Specifically, Hastings said in an interview with The Motley Fool website that DVD will only be the "primary delivery format" at the company for the next two years, though he did add that it would stick around in some fashion for the next decade or two. That's a huge pull back from Hastings' previous prognostication; the Netflix boss had formerly predicted DVD would remain the company's primary format until as late as 2018.
Strangely, Hastings didn't note what would supplant DVD as the company's major movie format, but considering that Blu-ray remains a niche product, with 10 percent penetration or lower among most consumers, he's probably talking about streaming.
Netflix has embraced video streaming in a major way in recent years, and its $99 set-top box remains the method I use to watch more streaming content than any other, outside of the occasional YouTube clip, anyway. (And yes, I know the Xbox-Netflix combo is undoubtedly popular with a huge number of people, too, at least those who don't futilely shun and fear video game consoles.)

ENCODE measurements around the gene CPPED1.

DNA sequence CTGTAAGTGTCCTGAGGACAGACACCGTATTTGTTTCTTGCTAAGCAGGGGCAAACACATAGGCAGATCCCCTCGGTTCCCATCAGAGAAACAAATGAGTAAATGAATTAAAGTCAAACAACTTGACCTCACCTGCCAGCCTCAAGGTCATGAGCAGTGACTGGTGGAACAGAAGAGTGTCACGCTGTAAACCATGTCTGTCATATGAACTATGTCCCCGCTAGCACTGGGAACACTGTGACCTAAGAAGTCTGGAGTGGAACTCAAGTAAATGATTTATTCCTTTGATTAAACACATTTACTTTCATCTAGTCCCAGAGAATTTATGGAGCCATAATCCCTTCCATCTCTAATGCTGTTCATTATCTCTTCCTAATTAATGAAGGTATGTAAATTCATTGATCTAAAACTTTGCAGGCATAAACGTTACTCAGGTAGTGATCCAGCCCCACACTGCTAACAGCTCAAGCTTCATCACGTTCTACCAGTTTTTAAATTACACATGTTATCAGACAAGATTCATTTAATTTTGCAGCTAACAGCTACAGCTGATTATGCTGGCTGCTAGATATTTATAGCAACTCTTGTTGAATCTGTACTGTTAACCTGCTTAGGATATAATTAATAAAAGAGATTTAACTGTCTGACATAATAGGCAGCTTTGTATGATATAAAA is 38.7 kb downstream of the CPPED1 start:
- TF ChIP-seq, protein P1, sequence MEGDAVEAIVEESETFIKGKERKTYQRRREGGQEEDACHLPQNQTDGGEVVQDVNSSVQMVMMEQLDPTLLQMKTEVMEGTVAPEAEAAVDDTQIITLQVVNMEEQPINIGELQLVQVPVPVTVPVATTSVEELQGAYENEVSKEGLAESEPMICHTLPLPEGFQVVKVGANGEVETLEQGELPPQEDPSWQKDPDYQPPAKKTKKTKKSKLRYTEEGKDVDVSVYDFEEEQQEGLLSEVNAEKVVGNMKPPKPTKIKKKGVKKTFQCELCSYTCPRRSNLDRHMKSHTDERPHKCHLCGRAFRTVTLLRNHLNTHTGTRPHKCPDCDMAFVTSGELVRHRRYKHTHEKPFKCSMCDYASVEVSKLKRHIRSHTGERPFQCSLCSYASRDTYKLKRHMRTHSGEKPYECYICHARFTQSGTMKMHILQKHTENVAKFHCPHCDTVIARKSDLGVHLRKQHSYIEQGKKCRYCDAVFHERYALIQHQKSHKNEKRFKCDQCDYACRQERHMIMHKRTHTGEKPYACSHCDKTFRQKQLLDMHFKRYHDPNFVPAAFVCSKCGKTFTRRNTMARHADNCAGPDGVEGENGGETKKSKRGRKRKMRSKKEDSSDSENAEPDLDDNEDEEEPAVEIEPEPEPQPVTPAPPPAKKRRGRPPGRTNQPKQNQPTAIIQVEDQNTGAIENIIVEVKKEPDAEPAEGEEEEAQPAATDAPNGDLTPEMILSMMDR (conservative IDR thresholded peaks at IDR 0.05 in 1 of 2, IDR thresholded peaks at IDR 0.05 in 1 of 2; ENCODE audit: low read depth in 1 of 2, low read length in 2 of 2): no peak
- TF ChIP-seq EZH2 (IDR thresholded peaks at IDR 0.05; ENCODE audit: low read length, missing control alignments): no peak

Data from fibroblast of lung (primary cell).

Netflix continues to expand its streaming options -- about 20 percent of my queue is now available for streaming, up from roughly 8 percent a year ago -- but Hollywood keeps resisting, much as Big Media did in the early days of digital music downloads. Is Netflix hinting that more studios are climbing aboard the digital bandwagon? And at what point does streaming hit enough of a critical mass to become the dominant movie delivery method? 50 percent of titles available to stream? 80 percent? It's hard to see those kinds of numbers panning out in a mere two years... but maybe Hastings has tricks up his sleeve that we're only just now starting to hear about.
Source: Yahoo Tech